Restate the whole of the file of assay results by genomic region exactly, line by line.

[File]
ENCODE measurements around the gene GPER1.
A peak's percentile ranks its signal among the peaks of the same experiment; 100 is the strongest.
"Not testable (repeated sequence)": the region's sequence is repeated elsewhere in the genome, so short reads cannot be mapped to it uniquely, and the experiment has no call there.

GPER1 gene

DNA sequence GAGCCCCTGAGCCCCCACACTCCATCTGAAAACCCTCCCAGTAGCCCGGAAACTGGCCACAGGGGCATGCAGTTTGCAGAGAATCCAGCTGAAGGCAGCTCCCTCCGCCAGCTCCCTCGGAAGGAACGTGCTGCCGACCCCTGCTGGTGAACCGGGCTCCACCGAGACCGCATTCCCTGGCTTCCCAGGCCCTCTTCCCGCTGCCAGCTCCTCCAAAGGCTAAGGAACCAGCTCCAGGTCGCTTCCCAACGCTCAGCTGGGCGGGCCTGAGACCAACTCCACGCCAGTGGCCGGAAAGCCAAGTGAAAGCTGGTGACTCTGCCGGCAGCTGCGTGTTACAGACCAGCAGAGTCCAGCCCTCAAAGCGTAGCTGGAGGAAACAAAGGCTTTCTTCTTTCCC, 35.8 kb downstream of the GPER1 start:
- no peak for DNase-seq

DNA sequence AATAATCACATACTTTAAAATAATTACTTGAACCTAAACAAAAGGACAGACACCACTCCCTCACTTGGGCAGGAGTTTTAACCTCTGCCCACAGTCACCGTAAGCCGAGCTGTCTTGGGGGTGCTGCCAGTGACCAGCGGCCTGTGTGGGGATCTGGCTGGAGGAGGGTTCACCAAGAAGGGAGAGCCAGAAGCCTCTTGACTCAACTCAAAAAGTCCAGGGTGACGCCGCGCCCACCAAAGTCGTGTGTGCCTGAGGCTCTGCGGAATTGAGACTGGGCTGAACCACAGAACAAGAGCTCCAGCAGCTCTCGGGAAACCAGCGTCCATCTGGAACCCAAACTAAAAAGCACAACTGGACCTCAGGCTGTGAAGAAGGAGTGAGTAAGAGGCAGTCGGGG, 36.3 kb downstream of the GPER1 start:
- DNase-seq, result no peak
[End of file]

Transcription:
ENCODE measurements around the gene GPER1.
A peak's percentile ranks its signal among the peaks of the same experiment; 100 is the strongest.
"Not testable (repeated sequence)": the region's sequence is repeated elsewhere in the genome, so short reads cannot be mapped to it uniquely, and the experiment has no call there.

GPER1 gene

DNA sequence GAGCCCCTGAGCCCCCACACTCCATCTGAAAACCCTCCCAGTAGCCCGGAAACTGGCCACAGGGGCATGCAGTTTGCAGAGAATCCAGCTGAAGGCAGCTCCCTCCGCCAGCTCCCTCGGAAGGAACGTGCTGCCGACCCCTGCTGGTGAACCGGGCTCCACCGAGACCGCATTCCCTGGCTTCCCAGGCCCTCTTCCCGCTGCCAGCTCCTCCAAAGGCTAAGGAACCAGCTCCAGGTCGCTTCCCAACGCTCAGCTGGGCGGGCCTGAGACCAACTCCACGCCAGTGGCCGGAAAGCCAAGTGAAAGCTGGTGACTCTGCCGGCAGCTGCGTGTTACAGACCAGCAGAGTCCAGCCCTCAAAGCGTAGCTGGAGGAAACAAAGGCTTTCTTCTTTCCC, 35.8 kb downstream of the GPER1 start:
- no peak for DNase-seq

DNA sequence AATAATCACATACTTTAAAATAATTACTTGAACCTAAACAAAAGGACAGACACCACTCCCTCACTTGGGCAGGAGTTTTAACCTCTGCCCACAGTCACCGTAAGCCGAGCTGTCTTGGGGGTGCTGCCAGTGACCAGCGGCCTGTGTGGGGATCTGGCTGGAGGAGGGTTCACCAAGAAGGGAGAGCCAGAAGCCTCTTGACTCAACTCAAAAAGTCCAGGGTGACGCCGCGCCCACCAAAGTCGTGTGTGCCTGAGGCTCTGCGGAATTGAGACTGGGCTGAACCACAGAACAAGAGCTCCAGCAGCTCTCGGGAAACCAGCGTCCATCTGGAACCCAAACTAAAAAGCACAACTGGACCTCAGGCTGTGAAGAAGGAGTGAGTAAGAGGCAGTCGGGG, 36.3 kb downstream of the GPER1 start:
- DNase-seq, result no peak